"You got a pimple now?" She wondered at this scaled Lizard Man, fooling with desert greens. She poured the honey-thick salve into an empty bead case for him.
"She came by last night?" The stripes tattooed on Leon's forehead puckered. He smoothed the salve on the abrasions left by Sequina Starr.
Jade lit her pipe, offered Leon a smoke. He declined.
"I don't know what you already know," he said.
Jade moved the pipe in her mouth, clamping down on it with her teeth. She knew she was helping something along. It had been given her to do.
"Ripley's putting her in the tank, like the ad said. But the dancing's being done by the piranha," said Leon.
Jade puffed on that. So this was what had come. "What about Fake Swami?" The retired Hollywood stuntman played his Ripley role inside the museum and outside.
"Fake Swami's out," said Leon. "He got bit real bad."
"No, the rattlers. One of his own. Believe that? A pet's love bite." Leon whirled his arms to dry the salve. It would sting by now. "So now your shaman, goddess, whatever, she goes into the tank. It's a media event," said Leon.
"What do you want from me?"
"I thought you'd know what to do."
"Maybe piranha have something to tell." Such a telling, there was no stopping it.
Honi Jade passed through the smells of the Fish Market, the steamers, the deep fried dough and sticky sweet lemonade. Tourist fare. She waited at the curb for the trolley's rude clanging to pass. If only more eyes saw further into things. If more ears heard the music singing itself to the world.
At Ripley's lighted marquee, she met Leon. He had put on a shirt for the occasion and produced two tickets, good ones, second row. The showroom at Ripley's smelled like an aquarium. A deeply woofered sound system generated underwater noises while a radio voice ticked off a deadly, "Did-you-know?" list about piranhas. "Piranhas swim in schools and attack much larger prey like a pack of wild dogs!"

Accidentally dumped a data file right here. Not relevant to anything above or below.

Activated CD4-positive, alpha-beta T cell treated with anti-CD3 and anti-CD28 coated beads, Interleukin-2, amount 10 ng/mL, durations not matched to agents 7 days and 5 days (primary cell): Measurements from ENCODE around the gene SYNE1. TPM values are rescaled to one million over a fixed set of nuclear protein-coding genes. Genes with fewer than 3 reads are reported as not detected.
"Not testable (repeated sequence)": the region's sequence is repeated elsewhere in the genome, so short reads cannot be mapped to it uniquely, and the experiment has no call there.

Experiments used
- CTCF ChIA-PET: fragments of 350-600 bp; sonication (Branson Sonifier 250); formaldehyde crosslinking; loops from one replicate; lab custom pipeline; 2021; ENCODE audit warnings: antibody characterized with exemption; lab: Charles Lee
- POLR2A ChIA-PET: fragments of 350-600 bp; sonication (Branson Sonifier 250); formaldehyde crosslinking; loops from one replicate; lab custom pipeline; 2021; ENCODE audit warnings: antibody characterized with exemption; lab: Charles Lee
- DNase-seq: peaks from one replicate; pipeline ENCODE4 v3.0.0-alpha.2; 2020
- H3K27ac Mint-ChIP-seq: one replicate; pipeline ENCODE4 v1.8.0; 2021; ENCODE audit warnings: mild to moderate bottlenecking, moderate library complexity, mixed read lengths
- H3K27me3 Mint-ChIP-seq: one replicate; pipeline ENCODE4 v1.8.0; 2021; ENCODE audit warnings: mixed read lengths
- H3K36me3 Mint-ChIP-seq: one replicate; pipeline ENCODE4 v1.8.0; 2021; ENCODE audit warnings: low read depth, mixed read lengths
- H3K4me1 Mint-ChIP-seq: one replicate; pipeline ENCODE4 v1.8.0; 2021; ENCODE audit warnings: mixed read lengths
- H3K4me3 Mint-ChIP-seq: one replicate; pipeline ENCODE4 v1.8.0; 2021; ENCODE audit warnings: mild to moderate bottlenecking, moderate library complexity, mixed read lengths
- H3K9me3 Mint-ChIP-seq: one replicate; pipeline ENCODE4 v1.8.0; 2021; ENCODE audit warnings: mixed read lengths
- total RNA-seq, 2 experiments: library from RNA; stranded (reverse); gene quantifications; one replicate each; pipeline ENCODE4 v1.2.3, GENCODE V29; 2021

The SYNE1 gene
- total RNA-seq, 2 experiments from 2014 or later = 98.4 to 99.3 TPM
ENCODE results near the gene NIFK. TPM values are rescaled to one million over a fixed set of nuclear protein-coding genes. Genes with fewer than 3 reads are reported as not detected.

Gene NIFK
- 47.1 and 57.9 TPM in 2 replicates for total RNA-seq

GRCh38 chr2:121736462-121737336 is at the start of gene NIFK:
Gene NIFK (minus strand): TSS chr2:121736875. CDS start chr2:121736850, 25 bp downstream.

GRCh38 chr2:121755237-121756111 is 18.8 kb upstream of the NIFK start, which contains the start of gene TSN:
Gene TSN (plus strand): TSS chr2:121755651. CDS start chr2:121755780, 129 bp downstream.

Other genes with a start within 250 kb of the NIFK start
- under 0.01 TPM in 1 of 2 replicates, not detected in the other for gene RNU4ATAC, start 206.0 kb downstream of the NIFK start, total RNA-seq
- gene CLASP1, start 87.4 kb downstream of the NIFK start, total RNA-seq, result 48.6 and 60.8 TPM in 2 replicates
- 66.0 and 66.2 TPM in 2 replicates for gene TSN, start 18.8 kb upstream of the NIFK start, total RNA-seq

The lights dimmed on the tourist crowd and a scattering of local body art fans, the off-beat news reporter. The music drove and thumped toward a point of light, widening with Sequina Starr. She stood on a platform above the tank, her plastic visor magnifying her eyes, a snorkel protruding from her mouth. She looked like a different kind of animal, thought Honi Jade. One about to step off that platform and into another life.
"What's she got smeared all over her?" said Leon.
Jade unscrewed her eyes from a focal point in the unseen world. "Desert greens!" So Galen had come through for her. He had gotten the salve to Sequina Starr. What was taken or given in trade, she'd rather not know. The repair or return, that was up to Sequina.
"What's that going to do?"
"What desert greens do."
The radio voice recounted Sequina's vital statistics: "The entire surface area of Ms. Starr's 6-foot, 11-1/2-inch frame is covered in traditional beadwork of the Brazilian Anaweuk tribe. With 365,000 beads and a quarter mile of thread, she tips the scales at 250 pounds. At two pierces per bead, Sequina's skin holds three-quarters of a million pierces! The most successful pierces any human epidermis has ever sustained--even among body piercing aficionados!"
"Fat chance," said Leon. He had not bothered to count the punctures required of his lizard skin.
This Sequina, she was one for the annals of Ripley curiosities, no matter her connection to Jade's lost sacred world. A Ripley queen, it was the radio voice that said so this time. The newspaper reporter wrote it all down for tomorrow's feature.
Sequina lowered herself into the tank on an L-shaped bar, her beads bobbing weightlessly like soundless little bells. A nubbled, human-sized penny, she sank. The music thumped louder, and a spiraling column of bubbles shot the piranha into the tank. The fish were silver with red markings, a hive of shiny bleeding dimes. They swam as one entity at Sequina's head, circling down her chest, a dynamo of shine and fin and gill.
Jade knotted her hands with her own hair. She couldn't see the piranhas' teeth, but she knew they were there. Everyone did. Jade hoped the piranha were no more dangerous than a pet rattler's love bite. "So be it in our minds," said Jade.